NEW YORK MINUTES
|Timing is everything.|
As a New Yorker, catching the subway on time can mean jumpstarting a productive day at the office, or snagging a table at one of the city’s most fashionable restaurants rather than waiting two hours to be seated. Timing is everything in this town, and public transportation, though beyond our control, is key in navigating the five boroughs of New York City.
Some days the trains cooperate and arrive on time, and I hang out only a minute or two on the platform. But other days the trains drag and don’t run as frequently, leaving me with an eight to ten-minute wait, which in big city time can seem like a half hour.
A few weeks back, Mike and I were rushing to do a restaurant review downtown. We made our way down the stairs from the street, hustled through the turnstiles, and heard the train arrive. He hurried on the next set of steps leading to the platform while I, as usual, lagged behind. (I am a slowpoke when it comes to stairs since I often wear heels. I also happen to lack coordination.)
|I am not quick on the stairs.|
Meanwhile, I managed to pick up the pace and hauled ass to get to the first subway car to jump inside with him. I thought I’d made it, but the moment I reached the front of the platform just inches from the doors, they closed. Luckily, Mike was still standing by my side and had not entered the car. Otherwise, we would’ve been separated and ended up on two different trains.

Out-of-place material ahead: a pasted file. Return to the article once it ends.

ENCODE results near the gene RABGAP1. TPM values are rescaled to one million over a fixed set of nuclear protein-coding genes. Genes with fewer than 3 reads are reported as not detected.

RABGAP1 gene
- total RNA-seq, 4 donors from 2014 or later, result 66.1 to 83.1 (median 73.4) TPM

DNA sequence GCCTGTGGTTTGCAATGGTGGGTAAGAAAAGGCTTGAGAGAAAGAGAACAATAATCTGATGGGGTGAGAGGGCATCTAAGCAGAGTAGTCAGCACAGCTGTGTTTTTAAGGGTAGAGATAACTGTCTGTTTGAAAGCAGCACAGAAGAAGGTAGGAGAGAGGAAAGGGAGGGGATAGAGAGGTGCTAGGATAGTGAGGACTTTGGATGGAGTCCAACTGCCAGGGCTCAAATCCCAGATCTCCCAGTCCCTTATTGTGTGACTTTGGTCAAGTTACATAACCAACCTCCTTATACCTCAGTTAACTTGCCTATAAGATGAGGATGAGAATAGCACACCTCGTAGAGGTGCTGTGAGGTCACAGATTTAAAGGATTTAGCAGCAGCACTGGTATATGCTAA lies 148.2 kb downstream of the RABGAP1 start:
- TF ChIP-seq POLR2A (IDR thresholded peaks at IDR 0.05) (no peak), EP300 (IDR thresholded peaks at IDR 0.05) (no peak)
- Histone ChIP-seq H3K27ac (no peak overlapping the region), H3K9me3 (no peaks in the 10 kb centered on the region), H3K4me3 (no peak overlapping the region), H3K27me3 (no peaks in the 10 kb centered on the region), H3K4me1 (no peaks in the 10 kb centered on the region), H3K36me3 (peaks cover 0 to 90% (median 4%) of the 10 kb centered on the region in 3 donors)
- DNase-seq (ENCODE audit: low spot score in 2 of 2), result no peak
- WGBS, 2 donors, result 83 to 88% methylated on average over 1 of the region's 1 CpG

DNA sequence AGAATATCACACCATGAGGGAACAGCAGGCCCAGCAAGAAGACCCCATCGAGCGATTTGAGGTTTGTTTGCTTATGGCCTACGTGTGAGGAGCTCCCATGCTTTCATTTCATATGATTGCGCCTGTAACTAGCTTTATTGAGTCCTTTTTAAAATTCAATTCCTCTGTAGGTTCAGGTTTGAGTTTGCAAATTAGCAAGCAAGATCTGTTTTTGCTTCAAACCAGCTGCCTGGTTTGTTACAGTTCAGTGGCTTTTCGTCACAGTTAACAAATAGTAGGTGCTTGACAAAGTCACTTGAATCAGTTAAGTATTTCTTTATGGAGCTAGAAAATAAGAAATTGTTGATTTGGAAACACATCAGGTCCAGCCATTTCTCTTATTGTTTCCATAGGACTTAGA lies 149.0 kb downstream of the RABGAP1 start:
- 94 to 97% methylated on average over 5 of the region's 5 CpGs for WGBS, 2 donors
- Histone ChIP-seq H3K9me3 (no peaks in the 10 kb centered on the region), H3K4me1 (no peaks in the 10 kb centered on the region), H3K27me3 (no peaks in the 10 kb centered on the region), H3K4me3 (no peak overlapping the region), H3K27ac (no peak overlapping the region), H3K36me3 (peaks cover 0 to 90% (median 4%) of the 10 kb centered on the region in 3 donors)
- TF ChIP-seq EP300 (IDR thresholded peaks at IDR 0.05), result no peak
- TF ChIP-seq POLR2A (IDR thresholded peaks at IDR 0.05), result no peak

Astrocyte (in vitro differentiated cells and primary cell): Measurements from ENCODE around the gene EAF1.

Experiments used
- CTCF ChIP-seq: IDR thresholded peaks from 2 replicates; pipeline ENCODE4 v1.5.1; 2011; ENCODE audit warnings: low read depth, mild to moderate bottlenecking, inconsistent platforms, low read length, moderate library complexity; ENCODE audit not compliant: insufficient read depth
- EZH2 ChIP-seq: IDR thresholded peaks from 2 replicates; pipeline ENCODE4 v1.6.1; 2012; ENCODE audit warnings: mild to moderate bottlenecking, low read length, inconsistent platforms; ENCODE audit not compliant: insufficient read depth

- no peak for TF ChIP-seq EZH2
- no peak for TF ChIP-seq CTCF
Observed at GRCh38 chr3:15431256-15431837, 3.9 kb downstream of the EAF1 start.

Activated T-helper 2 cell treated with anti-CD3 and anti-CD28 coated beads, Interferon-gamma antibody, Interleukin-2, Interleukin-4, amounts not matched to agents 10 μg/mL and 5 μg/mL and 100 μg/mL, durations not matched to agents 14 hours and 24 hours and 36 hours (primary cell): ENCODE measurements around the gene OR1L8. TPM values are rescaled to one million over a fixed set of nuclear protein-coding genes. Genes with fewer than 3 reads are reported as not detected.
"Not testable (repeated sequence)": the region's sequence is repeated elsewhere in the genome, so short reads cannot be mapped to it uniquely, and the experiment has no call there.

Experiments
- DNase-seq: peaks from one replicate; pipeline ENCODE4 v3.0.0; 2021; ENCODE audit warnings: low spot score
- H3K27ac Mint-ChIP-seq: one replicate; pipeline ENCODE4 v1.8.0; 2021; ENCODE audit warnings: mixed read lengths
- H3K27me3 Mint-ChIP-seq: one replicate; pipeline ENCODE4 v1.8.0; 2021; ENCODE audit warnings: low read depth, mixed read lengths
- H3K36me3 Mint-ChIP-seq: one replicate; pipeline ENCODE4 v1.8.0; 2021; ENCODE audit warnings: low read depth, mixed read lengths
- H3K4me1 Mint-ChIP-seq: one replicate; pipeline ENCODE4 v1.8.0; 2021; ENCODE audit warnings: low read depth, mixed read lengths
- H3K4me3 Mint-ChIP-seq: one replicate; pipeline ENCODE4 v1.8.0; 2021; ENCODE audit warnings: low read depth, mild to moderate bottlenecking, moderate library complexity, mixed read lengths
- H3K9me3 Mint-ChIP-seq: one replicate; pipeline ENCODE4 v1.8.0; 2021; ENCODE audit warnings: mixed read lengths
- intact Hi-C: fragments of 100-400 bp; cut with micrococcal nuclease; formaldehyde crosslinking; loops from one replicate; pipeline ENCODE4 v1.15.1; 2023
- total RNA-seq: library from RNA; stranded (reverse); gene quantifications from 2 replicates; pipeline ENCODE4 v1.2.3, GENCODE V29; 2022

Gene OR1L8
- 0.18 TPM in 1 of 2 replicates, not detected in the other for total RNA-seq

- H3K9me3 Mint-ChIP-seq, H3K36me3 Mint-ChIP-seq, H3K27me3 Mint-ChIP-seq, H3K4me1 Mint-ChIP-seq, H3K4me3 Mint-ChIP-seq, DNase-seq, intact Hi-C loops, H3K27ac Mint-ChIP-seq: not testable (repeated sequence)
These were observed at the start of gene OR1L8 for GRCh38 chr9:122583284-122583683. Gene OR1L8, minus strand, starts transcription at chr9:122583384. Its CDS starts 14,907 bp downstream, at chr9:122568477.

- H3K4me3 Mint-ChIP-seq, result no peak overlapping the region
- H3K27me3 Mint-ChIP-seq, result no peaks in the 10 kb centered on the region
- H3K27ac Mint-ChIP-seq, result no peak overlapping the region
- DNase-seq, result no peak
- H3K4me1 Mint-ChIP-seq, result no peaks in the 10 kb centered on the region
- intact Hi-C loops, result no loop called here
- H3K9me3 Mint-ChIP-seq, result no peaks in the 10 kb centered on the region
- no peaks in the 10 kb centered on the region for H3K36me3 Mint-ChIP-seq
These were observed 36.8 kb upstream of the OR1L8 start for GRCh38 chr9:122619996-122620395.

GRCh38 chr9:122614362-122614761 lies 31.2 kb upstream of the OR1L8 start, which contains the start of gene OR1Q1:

We both stood frozen outside the sealed doors in disbelief. The conductor in the front of the train looked through his open window directly at me –– he was less than two feet away. In fact, he stared into my eyes as the doors closed.
“Really?” I said with a look of displeasure, returning the stare. I felt as if I was acting in an episode of a 1990s sitcom. Was Seinfeld, Kramer, George or Elaine standing beside me? At least no one stole my gyro! (See a hilarious few minutes in the video below.)
A reality check brought me to my senses quickly, and I knew that I was miles away from one-liners. At the time, I was pretty pissed off. The thought of this moment is funny now, since it’s in the past, of course. (For those who do not regularly ride the NYC subway, I want to mention that it’s not uncommon for a conductor to hold the doors open for a few seconds when people are dashing to make the train, especially if the train is not packed.)
The conductor apologetically responded just a split second before the subway rode off, “I don’t control the doors.” Michael and I continued to stand in shock and motionless as the train we should’ve been riding rolled out of the station.
The subway was running on schedule that day –– we waited about five minutes until the next train and walked into the restaurant five minutes late.
|Making or missing a subway train can have an impact on your day.|